W. Va. Seeks Fix for Soaring Health Insurance Costs

By | January 3, 2007

Lawmakers and health care advocates in West Virginia must confront a stark reality: more than one in two residents either get their insurance from the government or have no insurance at all.

Next year, the Legislature will face the soaring cost this situation, and proposed reforms range from requiring large employers to pay more for workers’ health care to trying to wipe out unhealthy habits.

“We need to improve the health status of West Virginians,” said Perry Bryant, executive director of West Virginians for Affordable Health Care.

That means addressing the number of uninsured Mountain State residents, as well as those who rely on publicly funded insurance, which can shift the cost of treatment to the private sector, Bryant said.

West Virginians primarily get their public insurance from three sources: the Public Employees Insurance Agency, a state program; Medicare, a federal program for the elderly; and Medicaid, a federal-state program for low-income residents that includes a component designed to provide coverage for children from uninsured families.

According to PEIA, about 200,000 people – public employees, teachers and their dependents – are covered by its policies.

The Department of Health and Human Resources estimates that 300,000 West Virginians are covered by Medicaid, although some estimates run as high as 370,000.

And according to the most recent data from the Social Security Annual Statistical Supplement, about 351,000 West Virginians are covered by Medicare, although some of them are also covered by other government plans like PEIA.

All told, that’s roughly 800,000 of the state’s 1.8 million residents who rely on either the state or federal government for their health care. Combined with the roughly 322,000 West Virginians the U.S. Census Bureau estimates are without health insurance, that means a minority of state residents are covered by private insurance plans.

State officials say the percentage of residents relying on public insurance is among the highest in the nation, and one consequence of that is private insurers are faced with higher costs because government insurance programs set health care reimbursement rates below the cost of treatment, said Sen. Evan Jenkins, D-Cabell.

“The cost shift is a significant problem, and West Virginia’s private employers are seeing increases in their health insurance premiums as a result,” said Jenkins, who is the executive director of the West Virginia Medical Association.

But that’s preferable, Jenkins said, to the cost shift resulting from uninsured people, who often put off treatment until a problem becomes severe, leading to the most expensive care possible.

Jenkins wants to see government insurers – state and federal – pay more for treatment, but in the short term, moving uninsured people to public insurance is a workable stopgap solution.

“We can’t stop there, though, and assume that simply putting more people on government health care programs is the best result,” he said.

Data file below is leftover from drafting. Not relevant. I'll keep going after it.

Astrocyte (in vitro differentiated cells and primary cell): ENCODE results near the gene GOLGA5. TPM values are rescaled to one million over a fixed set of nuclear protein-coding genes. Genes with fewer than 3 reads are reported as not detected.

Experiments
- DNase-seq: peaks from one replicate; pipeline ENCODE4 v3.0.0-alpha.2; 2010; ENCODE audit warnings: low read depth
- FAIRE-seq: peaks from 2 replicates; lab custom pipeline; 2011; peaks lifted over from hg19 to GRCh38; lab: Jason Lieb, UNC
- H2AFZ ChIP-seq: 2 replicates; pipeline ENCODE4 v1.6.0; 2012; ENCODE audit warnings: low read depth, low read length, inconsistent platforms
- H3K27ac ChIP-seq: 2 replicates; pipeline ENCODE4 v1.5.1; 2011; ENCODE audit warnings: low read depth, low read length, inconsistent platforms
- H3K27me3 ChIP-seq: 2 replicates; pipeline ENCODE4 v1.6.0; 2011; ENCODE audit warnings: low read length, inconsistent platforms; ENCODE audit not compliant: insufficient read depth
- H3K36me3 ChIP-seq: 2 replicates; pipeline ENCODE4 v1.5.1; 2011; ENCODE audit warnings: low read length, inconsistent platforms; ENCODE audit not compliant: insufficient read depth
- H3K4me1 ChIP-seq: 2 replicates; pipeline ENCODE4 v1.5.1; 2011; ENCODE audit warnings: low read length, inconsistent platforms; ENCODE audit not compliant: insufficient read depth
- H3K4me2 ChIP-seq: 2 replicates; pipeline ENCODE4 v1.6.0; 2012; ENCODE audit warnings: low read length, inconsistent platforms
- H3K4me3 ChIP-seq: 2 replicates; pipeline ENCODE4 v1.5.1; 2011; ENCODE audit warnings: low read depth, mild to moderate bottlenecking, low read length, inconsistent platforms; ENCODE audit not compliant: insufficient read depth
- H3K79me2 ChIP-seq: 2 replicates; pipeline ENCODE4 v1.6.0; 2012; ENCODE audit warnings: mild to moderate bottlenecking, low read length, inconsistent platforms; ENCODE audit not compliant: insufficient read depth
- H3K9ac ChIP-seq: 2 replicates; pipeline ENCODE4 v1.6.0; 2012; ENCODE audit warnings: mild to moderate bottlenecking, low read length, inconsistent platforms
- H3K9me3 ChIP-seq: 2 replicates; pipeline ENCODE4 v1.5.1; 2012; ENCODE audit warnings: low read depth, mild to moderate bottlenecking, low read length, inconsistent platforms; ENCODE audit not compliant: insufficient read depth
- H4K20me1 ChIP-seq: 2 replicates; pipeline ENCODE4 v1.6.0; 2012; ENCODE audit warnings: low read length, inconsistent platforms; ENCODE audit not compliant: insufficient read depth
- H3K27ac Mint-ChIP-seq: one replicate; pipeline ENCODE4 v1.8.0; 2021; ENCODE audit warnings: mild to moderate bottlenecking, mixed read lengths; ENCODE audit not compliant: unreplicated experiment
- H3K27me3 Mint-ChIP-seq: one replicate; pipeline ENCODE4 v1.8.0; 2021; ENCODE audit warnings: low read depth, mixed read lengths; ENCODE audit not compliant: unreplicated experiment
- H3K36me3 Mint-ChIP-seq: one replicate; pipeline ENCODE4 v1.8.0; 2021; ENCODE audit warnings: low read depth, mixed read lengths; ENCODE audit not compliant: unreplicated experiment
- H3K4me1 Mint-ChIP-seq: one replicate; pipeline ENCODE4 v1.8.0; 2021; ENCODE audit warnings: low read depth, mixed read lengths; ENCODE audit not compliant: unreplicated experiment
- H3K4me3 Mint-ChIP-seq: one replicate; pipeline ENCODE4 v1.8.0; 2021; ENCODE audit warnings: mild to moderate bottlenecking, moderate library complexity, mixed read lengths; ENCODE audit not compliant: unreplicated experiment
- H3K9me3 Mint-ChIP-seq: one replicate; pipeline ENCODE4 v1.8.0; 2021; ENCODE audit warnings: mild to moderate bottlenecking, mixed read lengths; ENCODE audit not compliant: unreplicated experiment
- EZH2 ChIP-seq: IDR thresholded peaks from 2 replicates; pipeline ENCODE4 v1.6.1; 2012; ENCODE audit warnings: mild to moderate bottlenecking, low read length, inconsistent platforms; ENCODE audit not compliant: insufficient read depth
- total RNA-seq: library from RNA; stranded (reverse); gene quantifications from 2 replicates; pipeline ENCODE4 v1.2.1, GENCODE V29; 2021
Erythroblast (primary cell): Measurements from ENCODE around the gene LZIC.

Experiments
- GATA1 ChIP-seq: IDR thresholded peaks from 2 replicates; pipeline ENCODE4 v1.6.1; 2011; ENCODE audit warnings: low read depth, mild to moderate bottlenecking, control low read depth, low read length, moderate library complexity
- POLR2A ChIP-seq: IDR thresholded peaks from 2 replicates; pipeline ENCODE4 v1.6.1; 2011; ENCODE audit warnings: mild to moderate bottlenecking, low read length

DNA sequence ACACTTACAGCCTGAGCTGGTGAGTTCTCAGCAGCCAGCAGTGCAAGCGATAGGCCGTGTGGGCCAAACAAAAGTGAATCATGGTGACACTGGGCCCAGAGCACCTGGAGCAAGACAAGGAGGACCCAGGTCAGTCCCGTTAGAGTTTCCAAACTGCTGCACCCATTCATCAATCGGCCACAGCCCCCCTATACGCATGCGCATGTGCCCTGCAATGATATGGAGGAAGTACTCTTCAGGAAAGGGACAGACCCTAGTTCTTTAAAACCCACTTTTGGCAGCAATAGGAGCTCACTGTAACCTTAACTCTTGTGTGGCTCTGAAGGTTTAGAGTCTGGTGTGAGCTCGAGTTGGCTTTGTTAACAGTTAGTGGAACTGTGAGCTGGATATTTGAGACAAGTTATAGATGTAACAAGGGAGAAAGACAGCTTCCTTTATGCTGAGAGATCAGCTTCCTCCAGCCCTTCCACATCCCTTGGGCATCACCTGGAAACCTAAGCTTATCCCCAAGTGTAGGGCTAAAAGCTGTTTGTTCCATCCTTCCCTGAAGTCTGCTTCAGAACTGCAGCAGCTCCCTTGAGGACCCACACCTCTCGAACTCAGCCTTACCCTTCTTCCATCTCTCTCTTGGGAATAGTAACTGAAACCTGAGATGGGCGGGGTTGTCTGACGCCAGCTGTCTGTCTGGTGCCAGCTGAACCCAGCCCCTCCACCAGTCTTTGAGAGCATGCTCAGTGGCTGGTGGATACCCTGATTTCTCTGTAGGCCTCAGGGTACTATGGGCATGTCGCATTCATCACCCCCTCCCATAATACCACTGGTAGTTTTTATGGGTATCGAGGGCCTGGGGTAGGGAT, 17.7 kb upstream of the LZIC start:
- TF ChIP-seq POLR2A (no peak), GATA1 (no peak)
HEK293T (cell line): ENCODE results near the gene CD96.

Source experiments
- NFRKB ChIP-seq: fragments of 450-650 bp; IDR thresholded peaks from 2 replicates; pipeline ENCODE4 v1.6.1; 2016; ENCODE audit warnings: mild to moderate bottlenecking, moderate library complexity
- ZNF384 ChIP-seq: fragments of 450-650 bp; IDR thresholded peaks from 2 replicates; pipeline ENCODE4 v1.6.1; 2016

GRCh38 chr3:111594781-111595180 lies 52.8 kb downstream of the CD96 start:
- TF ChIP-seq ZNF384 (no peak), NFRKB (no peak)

The cost of public insurance, though, doesn’t only affect private insurers. In 2005, West Virginia spent $2.3 billion in state and federal matching funds on Medicaid alone.

“That’s a tremendous drain on state coffers,” said Delegate Tim Manchin, D-Marion, vice chairman of the House Pensions and Retirement Committee. “We devote more and more of our budget to Medicaid spending.

“As long as you have it there, you don’t have it for infrastructure, for economic development, for ways to bring jobs to West Virginia.”

Manchin wants to see the Legislature expand the minimum wage to cover virtually all employees in the state, which he said will go toward making people less dependent on government. And like a number of other lawmakers, he wants to see a discussion about the merits of a program aimed at getting large employers to pay greater shares of their workers’ health insurance.

“We’ve got a problem if people are working full-time jobs and still not getting health benefits,” he said.

A similar bill, called a “Fair Share” law by proponents, failed to pass the Legislature in the 2006 session.

When it comes to long-term solutions, though, many in the state say the answer ultimately lies in changing the lifestyle habits of residents.

West Virginia ranks high in negative health indicators like obesity, lack of exercise and smoking. A number of voices around the state, ranging from legislators to Chamber of Commerce President Steve Roberts, have said the key to reducing health care costs in West Virginia lies in changing the way residents take care of themselves.

Bryant wants to see the agencies that provide public health insurance team with major private providers such as Mountain State Blue Cross Blue Shield to develop a comprehensive plan aimed at promoting healthy habits.

“The best way to reduce Medicaid costs is to help Medicaid recipients improve their health,” he said.

Topics Virginia West Virginia

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